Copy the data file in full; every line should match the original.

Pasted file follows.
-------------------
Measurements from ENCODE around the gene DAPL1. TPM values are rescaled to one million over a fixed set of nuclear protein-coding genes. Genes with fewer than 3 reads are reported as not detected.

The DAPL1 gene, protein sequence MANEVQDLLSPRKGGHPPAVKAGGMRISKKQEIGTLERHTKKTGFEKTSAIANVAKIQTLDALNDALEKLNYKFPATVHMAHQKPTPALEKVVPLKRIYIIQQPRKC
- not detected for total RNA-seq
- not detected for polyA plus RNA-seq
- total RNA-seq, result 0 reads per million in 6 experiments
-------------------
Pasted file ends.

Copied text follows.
Measurements from ENCODE around the gene DAPL1. TPM values are rescaled to one million over a fixed set of nuclear protein-coding genes. Genes with fewer than 3 reads are reported as not detected.

The DAPL1 gene, protein sequence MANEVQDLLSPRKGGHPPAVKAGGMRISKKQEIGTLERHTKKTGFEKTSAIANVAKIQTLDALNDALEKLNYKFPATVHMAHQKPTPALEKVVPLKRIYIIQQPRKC
- not detected for total RNA-seq
- not detected for polyA plus RNA-seq
- total RNA-seq, result 0 reads per million in 6 experiments